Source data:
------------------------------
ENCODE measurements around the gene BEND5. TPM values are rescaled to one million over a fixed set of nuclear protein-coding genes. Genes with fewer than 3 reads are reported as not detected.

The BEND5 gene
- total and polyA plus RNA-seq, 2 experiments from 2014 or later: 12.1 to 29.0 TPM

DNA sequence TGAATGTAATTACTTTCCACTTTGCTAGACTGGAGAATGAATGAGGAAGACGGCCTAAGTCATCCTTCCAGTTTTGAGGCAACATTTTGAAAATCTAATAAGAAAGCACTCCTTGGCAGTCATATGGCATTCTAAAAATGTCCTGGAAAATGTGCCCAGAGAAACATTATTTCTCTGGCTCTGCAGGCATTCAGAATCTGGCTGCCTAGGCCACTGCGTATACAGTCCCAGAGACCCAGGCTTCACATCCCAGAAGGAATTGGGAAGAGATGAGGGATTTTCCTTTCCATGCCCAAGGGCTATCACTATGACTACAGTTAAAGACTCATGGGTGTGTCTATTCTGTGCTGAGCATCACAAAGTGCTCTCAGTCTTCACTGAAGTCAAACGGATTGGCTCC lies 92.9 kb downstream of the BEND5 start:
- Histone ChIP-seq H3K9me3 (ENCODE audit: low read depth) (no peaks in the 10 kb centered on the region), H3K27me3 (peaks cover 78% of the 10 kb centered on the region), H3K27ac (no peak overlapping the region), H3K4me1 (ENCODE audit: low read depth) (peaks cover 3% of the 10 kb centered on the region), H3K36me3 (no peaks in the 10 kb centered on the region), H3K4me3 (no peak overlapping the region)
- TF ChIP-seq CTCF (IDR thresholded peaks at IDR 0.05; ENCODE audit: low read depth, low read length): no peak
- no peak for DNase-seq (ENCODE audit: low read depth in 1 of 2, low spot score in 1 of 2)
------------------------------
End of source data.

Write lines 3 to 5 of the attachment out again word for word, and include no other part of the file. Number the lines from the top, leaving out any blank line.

- total and polyA plus RNA-seq, 2 experiments from 2014 or later: 12.1 to 29.0 TPM

DNA sequence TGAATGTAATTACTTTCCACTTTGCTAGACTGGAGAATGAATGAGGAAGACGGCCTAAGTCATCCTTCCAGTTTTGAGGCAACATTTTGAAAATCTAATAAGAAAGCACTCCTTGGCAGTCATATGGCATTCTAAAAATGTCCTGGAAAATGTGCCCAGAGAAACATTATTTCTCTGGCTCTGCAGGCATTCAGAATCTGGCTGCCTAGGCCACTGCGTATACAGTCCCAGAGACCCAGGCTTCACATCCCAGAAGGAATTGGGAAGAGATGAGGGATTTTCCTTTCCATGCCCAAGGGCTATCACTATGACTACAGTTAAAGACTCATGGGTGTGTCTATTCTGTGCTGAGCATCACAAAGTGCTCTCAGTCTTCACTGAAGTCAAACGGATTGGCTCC lies 92.9 kb downstream of the BEND5 start:
- Histone ChIP-seq H3K9me3 (ENCODE audit: low read depth) (no peaks in the 10 kb centered on the region), H3K27me3 (peaks cover 78% of the 10 kb centered on the region), H3K27ac (no peak overlapping the region), H3K4me1 (ENCODE audit: low read depth) (peaks cover 3% of the 10 kb centered on the region), H3K36me3 (no peaks in the 10 kb centered on the region), H3K4me3 (no peak overlapping the region)